“Boston loves a winner. And will not tolerate a loser. Bostonians play to win all the time. I wouldn’t give a hoot in hell for a man who lost and laughed ... because the very thought of losing is hateful to Massholes.”
--Patton (edited somewhat by me)
It’s been an incontrovertible Decade of Dominance in the indisputable City of Champions. Boston has produced 10 years of sports supremacy the likes of which any other city can only dream of: Seven trophies in four different sports in a mere ten years. The Boston fan lies on that stack of silver and gold hardware like a dragon atop his pile of stolen treasure and looks down upon a world that views him with pure, unbridled envy, jealousy, resentment and — I’m sure — hatred.
I can imagine what the rest of the country is thinking while they try in vain to wrap their brains around the unparalleled success Boston has been witness to these last 10 years. I have no doubt that through their green-eyed lust to be like us, they’re calling us “lucky.” Saying we don’t deserve such an embarrassment of riches. Or trying to explain away all the championships as just a coincidence. That we’re the fortunate recipients of a series of accidents of the universe playing out in the Law of Averages; one championship having nothing to do with the other.
Well, I can tell you all as a close observer of the Boston sports scene my whole life that there’s a simpler explanation why my city has produced all these winners these last ten years.
We deserve them.
We, meaning us, the sports fans of Boston, earned these trophies. Every last godamned one of them. Of course, we didn’t go out of the field and win them. That goes without saying. But you can be damned sure it was through our loyalty, dedication, effort, support, high standards of excellence and the unhealthy, irrational, disproportionate emphasis on the central importance these four teams place in our lives that these championships came to be.
We’ve won, in large part, because no other city in North America cares as much about winning as we do. No city demands as much from its professional sports franchises than Boston. No other fans pay the price, endure the hardships or put up with the BS we do. And as a result, we deserve the championships we get.
That might sound cocky and arrogant (Hello ... Masshole!), but in the words of Wilson Pickett, no brags, just facts. I can back up my insufferably smug words with data from an independent source: ESPN.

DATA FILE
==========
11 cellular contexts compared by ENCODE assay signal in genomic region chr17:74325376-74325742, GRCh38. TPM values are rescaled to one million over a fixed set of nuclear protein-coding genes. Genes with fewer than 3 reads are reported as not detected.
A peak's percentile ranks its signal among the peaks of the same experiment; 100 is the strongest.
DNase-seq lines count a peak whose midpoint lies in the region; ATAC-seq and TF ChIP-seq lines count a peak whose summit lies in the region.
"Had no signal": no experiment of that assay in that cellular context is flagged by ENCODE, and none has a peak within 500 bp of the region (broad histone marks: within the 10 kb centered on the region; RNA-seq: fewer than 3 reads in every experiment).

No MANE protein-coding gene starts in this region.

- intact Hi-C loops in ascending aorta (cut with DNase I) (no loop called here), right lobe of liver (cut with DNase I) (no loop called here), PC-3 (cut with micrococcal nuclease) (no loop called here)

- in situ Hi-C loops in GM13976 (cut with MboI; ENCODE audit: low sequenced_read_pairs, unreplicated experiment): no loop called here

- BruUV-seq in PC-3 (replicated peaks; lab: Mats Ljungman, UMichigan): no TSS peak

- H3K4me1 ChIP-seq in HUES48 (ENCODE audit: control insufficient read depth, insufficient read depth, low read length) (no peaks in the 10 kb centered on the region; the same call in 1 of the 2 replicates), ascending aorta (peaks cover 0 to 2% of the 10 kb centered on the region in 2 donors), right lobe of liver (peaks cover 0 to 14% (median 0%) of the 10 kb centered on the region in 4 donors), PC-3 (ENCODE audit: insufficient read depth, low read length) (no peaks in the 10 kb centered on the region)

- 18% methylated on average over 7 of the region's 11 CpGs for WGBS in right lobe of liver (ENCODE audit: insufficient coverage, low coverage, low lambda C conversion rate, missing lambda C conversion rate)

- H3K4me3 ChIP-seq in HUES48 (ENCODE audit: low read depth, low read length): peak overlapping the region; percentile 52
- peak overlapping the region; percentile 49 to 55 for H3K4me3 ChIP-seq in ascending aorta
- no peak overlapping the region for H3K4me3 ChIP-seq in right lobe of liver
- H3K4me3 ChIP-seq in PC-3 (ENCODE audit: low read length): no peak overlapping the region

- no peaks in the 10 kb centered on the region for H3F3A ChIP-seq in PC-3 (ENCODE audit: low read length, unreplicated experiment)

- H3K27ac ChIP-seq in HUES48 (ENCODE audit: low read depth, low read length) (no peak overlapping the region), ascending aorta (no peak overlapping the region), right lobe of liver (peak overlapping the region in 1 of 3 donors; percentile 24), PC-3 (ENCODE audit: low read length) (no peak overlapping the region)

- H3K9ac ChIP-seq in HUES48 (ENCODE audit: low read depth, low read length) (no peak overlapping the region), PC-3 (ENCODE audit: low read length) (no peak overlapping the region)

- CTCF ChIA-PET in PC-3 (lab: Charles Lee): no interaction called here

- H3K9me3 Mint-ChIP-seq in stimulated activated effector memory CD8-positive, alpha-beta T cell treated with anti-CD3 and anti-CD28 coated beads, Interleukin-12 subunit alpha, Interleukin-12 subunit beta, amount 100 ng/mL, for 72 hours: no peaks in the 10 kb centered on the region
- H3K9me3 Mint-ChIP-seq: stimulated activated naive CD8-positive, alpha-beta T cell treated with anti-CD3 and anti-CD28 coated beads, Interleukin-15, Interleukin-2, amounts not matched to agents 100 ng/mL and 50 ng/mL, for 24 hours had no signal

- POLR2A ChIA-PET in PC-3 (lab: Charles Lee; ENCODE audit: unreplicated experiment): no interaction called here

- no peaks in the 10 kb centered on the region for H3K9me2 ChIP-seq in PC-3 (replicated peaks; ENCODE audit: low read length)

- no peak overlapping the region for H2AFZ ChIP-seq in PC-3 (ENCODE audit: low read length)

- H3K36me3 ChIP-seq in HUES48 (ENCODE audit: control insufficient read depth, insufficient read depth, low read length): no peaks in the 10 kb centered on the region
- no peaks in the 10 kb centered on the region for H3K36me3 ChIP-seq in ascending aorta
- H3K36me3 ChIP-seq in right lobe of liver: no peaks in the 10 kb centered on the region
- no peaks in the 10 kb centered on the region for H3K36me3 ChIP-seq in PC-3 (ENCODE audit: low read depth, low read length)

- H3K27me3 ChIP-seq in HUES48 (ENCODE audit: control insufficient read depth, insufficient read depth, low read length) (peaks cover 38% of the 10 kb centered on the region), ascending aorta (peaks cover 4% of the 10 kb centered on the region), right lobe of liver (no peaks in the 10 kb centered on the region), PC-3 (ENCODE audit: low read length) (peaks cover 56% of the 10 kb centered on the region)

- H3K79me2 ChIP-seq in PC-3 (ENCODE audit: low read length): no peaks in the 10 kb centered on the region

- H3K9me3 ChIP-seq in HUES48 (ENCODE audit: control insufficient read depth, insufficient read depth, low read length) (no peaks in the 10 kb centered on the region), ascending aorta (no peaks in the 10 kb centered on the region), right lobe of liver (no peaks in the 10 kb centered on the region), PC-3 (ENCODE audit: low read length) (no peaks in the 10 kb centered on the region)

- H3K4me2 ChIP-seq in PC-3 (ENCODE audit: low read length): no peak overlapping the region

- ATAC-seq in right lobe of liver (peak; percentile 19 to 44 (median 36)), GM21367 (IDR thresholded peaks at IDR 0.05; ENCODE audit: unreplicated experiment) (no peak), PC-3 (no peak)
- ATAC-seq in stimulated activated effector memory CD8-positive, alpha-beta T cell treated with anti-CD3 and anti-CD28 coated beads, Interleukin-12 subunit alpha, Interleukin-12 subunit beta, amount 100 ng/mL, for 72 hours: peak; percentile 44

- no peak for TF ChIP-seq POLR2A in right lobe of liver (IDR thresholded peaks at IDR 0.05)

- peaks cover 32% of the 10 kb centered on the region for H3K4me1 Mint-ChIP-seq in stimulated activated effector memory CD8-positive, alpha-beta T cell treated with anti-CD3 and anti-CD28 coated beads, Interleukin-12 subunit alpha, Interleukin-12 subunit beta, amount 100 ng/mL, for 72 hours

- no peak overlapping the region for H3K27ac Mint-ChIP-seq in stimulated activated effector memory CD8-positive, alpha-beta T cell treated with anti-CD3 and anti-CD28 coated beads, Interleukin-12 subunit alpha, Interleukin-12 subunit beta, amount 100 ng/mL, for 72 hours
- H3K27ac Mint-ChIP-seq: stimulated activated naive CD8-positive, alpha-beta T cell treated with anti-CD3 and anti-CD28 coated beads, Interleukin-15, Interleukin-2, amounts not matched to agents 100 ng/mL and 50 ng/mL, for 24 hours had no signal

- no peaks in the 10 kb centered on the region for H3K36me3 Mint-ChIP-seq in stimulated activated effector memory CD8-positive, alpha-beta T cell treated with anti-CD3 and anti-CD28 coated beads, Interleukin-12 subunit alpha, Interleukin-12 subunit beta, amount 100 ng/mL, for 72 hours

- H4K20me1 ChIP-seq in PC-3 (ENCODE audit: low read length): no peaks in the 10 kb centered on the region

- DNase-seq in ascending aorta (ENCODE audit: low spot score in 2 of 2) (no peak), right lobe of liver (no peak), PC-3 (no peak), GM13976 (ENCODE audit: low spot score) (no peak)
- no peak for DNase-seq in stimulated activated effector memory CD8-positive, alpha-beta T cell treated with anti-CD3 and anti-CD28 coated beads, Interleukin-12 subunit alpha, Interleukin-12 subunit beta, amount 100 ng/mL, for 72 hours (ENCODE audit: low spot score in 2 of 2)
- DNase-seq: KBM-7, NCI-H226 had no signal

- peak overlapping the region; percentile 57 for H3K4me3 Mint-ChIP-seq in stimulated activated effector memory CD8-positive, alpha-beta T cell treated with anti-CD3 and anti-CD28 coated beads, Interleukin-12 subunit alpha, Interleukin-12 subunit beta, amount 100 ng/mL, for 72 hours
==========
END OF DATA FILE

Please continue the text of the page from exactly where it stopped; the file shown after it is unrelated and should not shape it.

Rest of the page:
ESPN: The Magazine just released their annual “Best Franchise in Sports” survey. It ranks all 122 teams from the NFL, NBA, NHL and MLB (I’m sure whether to include the WNBA was a hotly debated topic over at the Worldwide Leader) in order of “according to how much they give back to fans for the time, money and emotion they invest in them.”
Basically the list ranks the fan experience in categories such as wins, affordability, stadium experience, ownership, coaching, players and titles. And here is where our teams ranked:
Red Sox: 79th
Bear in mind, part of the criteria was success and management, where the Pats, C’s and Sox understandably ranked high. (Sorry, B’s. This thing wasn’t conducted last week.) And even with that, the Boston teams are ranked among the middle-to-bottom in terms positive fan experiences.
Why? Because being fan in this town means putting up with more crap than in any other. It means more hassle to get to a game. It means gridlock on Route 1 that makes getting to-and-from every Patriots game like Tom Cruise trying to get his kids out of New York in “War of the Worlds.” It means getting asphyxiated from the crush of bodies on the Orange Line going to the Garden or going deaf from the screech of the wheels on the Green Line going to Fenway.
And always it means getting your pocket picked by everyone involved. From the ticket window (on the rare times you can find tickets there) to the scalpers to the parking lots to the concession stands. Going to a game is like being the Spongebob to everyone else’s greedy, penny-pinching Mr. Krabs. The ESPN survey ranks the Boston teams in terms of affordability thus:
And we pay the price. Literally. Gladly. Because like I said, this all has a disproportionate importance in our lives that other fans can’t understand. This matters more to us more than it does to them.